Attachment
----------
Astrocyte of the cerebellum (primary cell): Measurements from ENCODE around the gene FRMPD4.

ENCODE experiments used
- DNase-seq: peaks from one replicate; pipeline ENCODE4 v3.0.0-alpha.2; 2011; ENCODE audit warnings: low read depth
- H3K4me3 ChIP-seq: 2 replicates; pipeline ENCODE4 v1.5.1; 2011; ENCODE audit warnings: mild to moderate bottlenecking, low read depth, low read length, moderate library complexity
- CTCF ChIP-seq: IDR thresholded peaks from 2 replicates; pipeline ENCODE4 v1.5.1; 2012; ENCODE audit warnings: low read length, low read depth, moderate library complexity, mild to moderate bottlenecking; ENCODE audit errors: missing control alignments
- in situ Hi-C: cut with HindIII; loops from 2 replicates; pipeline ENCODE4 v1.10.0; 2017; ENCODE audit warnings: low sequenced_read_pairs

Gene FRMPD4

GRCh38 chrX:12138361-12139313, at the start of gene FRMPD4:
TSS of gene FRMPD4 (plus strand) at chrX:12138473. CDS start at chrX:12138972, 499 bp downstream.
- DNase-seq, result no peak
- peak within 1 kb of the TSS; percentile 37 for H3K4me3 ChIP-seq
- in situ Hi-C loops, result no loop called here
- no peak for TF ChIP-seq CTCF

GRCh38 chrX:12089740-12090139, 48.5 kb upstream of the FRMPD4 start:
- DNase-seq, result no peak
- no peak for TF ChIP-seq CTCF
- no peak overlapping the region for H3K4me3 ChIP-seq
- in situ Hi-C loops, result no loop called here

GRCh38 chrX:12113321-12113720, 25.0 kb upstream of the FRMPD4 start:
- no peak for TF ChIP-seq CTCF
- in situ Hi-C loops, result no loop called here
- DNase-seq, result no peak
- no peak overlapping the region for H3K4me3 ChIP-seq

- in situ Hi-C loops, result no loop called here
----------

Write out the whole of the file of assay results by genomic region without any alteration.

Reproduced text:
Astrocyte of the cerebellum (primary cell): Measurements from ENCODE around the gene FRMPD4.

ENCODE experiments used
- DNase-seq: peaks from one replicate; pipeline ENCODE4 v3.0.0-alpha.2; 2011; ENCODE audit warnings: low read depth
- H3K4me3 ChIP-seq: 2 replicates; pipeline ENCODE4 v1.5.1; 2011; ENCODE audit warnings: mild to moderate bottlenecking, low read depth, low read length, moderate library complexity
- CTCF ChIP-seq: IDR thresholded peaks from 2 replicates; pipeline ENCODE4 v1.5.1; 2012; ENCODE audit warnings: low read length, low read depth, moderate library complexity, mild to moderate bottlenecking; ENCODE audit errors: missing control alignments
- in situ Hi-C: cut with HindIII; loops from 2 replicates; pipeline ENCODE4 v1.10.0; 2017; ENCODE audit warnings: low sequenced_read_pairs

Gene FRMPD4

GRCh38 chrX:12138361-12139313, at the start of gene FRMPD4:
TSS of gene FRMPD4 (plus strand) at chrX:12138473. CDS start at chrX:12138972, 499 bp downstream.
- DNase-seq, result no peak
- peak within 1 kb of the TSS; percentile 37 for H3K4me3 ChIP-seq
- in situ Hi-C loops, result no loop called here
- no peak for TF ChIP-seq CTCF

GRCh38 chrX:12089740-12090139, 48.5 kb upstream of the FRMPD4 start:
- DNase-seq, result no peak
- no peak for TF ChIP-seq CTCF
- no peak overlapping the region for H3K4me3 ChIP-seq
- in situ Hi-C loops, result no loop called here

GRCh38 chrX:12113321-12113720, 25.0 kb upstream of the FRMPD4 start:
- no peak for TF ChIP-seq CTCF
- in situ Hi-C loops, result no loop called here
- DNase-seq, result no peak
- no peak overlapping the region for H3K4me3 ChIP-seq

- in situ Hi-C loops, result no loop called here